21 June 2015, Lagos – Nigeria’s maritime sector appears set to compete with South Africa’s as the Liquefied Natural Gas, NLNG, moves to attract foreign investment for a $1.5 billion (about N300 billion) shipyard begin to pay off.
NLNG, owned by Nigeria’s state-oil company Nigerian National Petroleum Corporation (NNPC), UK’s Royal Dutch Shell, French oil company Total and Italy’s Eni, has been holding discussions with strategic investors for the project.
Spokesman for the nation’s gas company, Mr Tony Okonedo, told Reuters that Samsung Heavy Industries and Hyundai Heavy Industries have both agreed to invest funds towards the construction of the facility, which would be located in Badagry, Lagos.
NLNG had organised a roadshow earlier this year to market the dry dock project to investors, which included multinational oil companies in Nigeria, with large exploration and upstream activities.
When completed, the shipyard ‘’could potentially be used to transport a 2.5 million barrels a day crude business in Nigeria,” Okonedo said.
Nigeria is the world’s eighth biggest crude producer and Africa’s top oil exporter but it does not have a drydock for maintaining and repairing large crude vessels, a major drawback for carriers sailing to the country, Okonedo told Reuters, adding that only South Africa had such a facility on the continent.
Currently about 12 companies operate shipyards in Nigeria with Nigerdock, another federal government owned shipping concern, playing a leading role in the area of ship building and repairs in Nigeria.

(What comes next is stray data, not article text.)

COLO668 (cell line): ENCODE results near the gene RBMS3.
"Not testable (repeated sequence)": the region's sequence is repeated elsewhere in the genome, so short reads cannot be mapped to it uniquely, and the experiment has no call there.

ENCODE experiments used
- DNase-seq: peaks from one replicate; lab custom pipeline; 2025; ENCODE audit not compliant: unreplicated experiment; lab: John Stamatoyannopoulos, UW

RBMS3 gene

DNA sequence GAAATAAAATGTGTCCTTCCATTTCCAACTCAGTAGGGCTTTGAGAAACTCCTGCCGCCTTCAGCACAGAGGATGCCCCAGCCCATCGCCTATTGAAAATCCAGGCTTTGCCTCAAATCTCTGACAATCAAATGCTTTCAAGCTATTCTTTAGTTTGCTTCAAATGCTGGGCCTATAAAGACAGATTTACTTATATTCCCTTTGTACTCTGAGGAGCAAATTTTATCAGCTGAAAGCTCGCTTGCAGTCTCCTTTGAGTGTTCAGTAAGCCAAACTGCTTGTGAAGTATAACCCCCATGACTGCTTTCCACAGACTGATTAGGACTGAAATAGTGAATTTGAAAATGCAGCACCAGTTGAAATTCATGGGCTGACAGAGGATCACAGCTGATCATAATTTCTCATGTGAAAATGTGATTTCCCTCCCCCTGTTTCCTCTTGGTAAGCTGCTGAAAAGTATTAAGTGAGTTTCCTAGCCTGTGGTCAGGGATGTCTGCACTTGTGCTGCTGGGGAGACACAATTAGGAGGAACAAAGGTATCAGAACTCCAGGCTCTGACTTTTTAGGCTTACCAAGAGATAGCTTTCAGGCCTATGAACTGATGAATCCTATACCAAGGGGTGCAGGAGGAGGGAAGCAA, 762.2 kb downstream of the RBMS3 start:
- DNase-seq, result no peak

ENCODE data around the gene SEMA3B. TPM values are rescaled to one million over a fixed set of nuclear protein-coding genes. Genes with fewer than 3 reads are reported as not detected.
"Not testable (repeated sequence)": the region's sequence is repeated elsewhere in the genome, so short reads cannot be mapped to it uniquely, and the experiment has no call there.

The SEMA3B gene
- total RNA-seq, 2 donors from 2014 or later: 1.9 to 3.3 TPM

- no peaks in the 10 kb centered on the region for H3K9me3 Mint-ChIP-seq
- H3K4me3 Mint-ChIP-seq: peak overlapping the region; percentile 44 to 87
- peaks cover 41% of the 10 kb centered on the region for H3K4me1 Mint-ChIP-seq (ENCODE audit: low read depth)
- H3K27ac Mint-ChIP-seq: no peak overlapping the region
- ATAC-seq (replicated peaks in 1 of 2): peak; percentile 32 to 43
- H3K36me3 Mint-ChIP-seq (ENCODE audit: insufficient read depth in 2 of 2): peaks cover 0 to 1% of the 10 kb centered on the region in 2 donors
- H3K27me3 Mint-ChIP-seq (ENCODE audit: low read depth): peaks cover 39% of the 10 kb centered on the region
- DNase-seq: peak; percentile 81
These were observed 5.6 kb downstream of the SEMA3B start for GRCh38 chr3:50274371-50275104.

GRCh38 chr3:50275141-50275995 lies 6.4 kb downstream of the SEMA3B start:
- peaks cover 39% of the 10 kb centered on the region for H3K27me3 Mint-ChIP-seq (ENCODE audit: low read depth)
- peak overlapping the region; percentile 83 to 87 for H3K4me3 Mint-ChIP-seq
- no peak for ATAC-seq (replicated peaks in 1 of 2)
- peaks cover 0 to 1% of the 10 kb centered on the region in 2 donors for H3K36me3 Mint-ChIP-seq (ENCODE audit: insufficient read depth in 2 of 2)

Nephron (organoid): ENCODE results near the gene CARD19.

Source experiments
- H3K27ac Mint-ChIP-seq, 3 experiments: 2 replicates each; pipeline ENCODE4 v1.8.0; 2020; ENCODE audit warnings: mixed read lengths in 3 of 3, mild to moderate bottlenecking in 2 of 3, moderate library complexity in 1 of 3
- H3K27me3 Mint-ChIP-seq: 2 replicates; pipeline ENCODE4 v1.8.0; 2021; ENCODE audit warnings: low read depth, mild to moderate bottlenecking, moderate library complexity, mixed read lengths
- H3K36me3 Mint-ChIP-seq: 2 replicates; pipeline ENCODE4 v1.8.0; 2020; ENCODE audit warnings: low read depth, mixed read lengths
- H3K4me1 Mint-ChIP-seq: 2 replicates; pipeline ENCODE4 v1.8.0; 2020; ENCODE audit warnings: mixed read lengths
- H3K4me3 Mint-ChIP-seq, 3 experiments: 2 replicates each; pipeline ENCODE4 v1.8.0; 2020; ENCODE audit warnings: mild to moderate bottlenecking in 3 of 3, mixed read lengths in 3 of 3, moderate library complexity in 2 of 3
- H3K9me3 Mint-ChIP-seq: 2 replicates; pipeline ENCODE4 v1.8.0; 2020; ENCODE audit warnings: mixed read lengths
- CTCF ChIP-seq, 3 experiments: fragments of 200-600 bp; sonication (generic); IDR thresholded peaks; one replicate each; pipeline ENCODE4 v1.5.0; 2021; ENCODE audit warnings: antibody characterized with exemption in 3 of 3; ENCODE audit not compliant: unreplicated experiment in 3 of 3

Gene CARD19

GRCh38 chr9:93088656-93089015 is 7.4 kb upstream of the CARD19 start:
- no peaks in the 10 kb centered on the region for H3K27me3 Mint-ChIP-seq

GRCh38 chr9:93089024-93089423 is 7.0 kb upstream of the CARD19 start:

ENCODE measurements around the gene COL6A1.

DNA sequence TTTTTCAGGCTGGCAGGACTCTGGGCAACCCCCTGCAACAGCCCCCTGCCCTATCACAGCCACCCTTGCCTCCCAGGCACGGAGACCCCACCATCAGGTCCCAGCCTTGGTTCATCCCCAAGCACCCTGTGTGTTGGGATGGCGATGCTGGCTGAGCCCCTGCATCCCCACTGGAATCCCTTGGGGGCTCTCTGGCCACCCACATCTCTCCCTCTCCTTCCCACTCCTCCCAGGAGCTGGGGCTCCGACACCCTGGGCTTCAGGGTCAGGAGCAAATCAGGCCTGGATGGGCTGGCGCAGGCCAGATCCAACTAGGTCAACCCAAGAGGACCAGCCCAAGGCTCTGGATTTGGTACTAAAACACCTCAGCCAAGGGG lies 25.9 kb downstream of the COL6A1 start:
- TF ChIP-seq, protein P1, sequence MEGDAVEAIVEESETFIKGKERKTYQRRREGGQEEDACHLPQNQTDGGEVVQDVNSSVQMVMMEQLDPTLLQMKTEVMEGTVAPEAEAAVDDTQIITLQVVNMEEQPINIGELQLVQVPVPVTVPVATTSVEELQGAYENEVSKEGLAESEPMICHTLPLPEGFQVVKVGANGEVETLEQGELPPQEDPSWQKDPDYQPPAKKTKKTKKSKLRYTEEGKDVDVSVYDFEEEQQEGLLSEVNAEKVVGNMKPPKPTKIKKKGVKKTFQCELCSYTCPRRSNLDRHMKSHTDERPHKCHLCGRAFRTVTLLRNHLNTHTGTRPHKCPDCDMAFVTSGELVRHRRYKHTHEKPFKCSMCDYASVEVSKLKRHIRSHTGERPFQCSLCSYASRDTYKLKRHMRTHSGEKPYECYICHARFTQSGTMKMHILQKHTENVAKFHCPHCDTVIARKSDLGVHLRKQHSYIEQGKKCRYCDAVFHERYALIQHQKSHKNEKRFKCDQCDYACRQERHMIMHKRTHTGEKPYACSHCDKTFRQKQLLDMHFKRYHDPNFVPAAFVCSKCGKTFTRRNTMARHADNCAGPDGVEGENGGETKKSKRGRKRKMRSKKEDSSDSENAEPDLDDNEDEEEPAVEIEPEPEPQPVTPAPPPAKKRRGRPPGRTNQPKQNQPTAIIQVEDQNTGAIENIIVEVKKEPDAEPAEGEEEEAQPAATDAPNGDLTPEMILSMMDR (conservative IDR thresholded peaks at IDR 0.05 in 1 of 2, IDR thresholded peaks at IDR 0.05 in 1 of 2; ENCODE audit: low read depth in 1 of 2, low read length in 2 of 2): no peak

West Atlantic Shipyard, one of the few private organisations in the shipyard business, set up on Bonny
River, in the Onne Oil and Gas Free Zone, Port Harcourt – River state, came on stream in 2005 to build and support ships for the offshore oil and gas industry in accordance with the Nigerian Coastal and Inland Shipping Act and in keeping with the spirit of promoting “local content”.
The NLNG project would position Nigeria as a dominant shipping hub in the Gulf of Guinea, competing effectively with South Africa where big vessels presently go to in Africa for all major services.
“The construction of the dry dock, with a size that can accommodate 185 football fields, will take up to 48 months to complete and would commence once all the funding is in place”, Okonedo said.
*Emeka Anaeto – Vanguard